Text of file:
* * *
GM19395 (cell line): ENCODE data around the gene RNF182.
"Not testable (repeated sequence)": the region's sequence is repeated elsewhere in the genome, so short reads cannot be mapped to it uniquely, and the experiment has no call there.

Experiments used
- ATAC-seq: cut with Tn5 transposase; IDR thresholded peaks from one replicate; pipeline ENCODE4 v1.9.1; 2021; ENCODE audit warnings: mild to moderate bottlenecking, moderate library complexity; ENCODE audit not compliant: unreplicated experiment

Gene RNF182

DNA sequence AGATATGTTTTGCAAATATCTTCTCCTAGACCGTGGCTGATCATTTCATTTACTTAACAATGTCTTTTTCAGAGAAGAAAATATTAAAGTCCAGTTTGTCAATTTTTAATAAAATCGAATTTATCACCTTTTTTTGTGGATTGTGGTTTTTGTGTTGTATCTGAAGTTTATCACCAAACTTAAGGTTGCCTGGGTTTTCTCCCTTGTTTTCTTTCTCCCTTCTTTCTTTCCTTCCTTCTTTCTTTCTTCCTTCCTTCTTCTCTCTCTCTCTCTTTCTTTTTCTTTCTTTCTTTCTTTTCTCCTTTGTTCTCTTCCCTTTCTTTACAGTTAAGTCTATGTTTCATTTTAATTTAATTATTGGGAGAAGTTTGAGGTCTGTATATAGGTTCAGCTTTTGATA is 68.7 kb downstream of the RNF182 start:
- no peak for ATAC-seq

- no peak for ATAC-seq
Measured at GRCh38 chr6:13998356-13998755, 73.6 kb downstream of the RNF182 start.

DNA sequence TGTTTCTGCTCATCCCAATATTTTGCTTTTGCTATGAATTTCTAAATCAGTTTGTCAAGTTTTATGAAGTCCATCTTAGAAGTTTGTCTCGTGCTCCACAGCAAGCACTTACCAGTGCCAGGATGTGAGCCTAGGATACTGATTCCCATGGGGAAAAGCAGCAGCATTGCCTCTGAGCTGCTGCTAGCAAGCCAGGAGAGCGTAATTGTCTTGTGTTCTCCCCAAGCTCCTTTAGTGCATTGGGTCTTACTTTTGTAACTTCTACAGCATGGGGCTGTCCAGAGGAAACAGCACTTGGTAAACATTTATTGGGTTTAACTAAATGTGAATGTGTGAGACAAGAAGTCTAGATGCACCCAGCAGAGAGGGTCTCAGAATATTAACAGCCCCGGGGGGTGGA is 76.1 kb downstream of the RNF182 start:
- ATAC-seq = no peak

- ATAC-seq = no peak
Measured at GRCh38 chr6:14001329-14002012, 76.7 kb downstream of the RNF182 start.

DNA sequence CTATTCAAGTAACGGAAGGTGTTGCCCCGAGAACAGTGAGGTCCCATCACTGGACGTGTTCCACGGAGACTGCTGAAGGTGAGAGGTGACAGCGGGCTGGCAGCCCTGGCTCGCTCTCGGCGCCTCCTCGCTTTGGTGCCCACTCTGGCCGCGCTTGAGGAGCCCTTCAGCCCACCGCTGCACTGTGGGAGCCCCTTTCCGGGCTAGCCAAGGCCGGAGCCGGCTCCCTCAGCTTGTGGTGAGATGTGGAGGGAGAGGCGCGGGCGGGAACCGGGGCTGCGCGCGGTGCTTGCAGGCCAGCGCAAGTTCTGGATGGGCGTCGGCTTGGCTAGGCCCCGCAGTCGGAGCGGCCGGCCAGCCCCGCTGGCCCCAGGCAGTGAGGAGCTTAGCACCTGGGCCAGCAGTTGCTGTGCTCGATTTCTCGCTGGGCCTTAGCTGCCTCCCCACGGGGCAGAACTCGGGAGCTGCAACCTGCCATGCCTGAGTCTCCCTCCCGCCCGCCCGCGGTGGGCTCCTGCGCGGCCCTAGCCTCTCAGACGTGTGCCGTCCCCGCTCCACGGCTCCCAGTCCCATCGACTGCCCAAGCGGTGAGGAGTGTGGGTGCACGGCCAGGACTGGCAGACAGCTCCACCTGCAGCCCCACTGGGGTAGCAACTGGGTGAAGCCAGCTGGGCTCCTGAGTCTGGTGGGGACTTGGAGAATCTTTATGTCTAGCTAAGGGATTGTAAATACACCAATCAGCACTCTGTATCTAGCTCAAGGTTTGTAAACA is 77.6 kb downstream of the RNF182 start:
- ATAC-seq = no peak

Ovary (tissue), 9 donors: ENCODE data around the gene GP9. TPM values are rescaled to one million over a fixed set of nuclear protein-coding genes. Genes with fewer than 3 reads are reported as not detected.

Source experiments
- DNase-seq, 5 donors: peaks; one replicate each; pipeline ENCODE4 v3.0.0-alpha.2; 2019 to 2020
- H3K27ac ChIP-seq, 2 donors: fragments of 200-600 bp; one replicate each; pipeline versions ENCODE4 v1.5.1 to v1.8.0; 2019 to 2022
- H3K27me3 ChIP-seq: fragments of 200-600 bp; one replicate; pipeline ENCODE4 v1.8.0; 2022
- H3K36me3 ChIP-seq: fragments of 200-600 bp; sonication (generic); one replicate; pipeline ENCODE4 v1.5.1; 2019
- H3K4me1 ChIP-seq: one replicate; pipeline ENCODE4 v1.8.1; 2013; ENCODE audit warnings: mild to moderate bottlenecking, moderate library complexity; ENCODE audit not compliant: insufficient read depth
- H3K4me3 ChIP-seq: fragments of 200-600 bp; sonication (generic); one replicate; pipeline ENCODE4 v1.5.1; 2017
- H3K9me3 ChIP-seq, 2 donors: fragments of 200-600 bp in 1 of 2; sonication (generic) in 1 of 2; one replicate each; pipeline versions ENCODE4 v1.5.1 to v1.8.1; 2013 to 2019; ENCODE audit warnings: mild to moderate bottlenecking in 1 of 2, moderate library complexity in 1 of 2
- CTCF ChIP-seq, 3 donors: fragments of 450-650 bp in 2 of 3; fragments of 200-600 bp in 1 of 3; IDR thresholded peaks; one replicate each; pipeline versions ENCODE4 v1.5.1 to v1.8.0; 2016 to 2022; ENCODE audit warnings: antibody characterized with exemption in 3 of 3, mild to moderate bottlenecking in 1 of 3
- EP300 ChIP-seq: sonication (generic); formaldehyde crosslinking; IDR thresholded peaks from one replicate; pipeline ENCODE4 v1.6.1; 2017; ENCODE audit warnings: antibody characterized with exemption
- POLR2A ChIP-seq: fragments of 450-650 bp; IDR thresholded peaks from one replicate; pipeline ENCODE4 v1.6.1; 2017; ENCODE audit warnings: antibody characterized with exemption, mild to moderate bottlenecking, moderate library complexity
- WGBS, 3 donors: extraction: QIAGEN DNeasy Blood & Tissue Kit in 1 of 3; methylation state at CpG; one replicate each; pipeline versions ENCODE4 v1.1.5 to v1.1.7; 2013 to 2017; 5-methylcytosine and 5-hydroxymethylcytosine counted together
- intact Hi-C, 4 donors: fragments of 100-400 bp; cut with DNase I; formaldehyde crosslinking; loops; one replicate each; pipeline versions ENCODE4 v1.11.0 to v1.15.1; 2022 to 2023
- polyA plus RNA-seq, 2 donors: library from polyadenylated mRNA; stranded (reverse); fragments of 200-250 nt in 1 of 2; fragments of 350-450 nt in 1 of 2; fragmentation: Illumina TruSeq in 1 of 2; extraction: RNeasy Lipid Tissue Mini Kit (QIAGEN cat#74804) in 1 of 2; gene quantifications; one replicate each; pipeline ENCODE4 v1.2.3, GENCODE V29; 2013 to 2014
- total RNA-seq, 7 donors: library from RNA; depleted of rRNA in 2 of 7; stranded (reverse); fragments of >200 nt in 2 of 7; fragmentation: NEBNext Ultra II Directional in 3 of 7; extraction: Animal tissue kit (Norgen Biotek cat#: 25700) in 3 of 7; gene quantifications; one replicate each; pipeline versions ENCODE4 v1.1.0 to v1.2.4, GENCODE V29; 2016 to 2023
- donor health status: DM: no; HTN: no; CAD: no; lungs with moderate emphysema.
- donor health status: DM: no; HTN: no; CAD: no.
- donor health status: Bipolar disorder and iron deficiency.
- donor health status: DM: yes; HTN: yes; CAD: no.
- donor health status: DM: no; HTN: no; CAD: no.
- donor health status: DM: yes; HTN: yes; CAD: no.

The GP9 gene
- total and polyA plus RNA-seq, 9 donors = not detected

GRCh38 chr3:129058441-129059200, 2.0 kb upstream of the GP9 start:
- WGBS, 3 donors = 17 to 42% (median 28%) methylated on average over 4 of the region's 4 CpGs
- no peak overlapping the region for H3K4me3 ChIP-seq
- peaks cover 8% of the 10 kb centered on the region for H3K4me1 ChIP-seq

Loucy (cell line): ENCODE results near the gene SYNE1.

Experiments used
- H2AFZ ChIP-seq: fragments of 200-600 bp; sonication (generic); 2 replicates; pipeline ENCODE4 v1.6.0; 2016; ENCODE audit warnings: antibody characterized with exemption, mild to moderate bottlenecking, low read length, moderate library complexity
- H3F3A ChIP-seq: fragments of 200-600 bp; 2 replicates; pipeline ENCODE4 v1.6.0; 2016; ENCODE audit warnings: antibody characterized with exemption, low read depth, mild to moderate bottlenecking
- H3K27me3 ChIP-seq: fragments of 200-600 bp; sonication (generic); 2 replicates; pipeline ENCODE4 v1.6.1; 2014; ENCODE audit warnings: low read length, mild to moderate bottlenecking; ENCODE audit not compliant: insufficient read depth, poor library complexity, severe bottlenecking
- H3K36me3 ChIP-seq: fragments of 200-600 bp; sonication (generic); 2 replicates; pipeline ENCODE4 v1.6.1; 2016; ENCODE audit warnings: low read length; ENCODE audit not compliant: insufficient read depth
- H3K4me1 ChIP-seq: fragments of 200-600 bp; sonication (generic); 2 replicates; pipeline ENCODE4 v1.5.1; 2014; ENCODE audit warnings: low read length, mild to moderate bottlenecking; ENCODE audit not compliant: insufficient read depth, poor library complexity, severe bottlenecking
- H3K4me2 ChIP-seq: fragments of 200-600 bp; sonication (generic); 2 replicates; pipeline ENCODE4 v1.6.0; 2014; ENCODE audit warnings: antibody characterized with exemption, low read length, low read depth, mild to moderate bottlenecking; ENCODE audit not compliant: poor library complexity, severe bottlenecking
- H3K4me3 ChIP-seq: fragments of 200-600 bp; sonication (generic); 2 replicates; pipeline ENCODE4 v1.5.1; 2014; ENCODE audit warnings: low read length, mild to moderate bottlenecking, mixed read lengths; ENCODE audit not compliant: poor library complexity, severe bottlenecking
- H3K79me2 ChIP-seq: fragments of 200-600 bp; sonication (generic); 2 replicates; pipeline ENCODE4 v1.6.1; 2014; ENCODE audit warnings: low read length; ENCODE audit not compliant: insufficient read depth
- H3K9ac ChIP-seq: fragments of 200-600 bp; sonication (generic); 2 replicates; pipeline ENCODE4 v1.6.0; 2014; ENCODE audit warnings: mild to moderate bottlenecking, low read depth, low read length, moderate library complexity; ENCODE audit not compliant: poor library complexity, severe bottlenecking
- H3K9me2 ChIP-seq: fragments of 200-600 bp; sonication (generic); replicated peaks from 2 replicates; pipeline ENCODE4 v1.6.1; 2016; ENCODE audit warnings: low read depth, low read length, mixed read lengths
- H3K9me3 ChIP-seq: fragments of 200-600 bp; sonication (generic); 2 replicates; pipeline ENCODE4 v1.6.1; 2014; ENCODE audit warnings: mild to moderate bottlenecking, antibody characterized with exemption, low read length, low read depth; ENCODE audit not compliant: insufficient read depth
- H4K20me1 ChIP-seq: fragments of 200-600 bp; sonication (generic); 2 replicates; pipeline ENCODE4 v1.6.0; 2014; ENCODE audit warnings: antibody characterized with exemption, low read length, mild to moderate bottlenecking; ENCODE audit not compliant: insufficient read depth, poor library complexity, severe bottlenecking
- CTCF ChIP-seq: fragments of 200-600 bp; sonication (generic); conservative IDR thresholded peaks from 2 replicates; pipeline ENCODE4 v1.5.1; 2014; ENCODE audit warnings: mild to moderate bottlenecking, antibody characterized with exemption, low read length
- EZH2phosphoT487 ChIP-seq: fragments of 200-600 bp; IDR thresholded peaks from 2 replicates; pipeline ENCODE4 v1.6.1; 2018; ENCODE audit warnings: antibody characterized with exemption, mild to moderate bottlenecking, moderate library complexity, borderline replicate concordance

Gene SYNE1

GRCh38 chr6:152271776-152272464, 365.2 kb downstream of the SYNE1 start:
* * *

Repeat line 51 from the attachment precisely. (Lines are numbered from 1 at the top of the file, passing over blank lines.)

- H3K4me2 ChIP-seq: fragments of 200-600 bp; sonication (generic); 2 replicates; pipeline ENCODE4 v1.6.0; 2014; ENCODE audit warnings: antibody characterized with exemption, low read length, low read depth, mild to moderate bottlenecking; ENCODE audit not compliant: poor library complexity, severe bottlenecking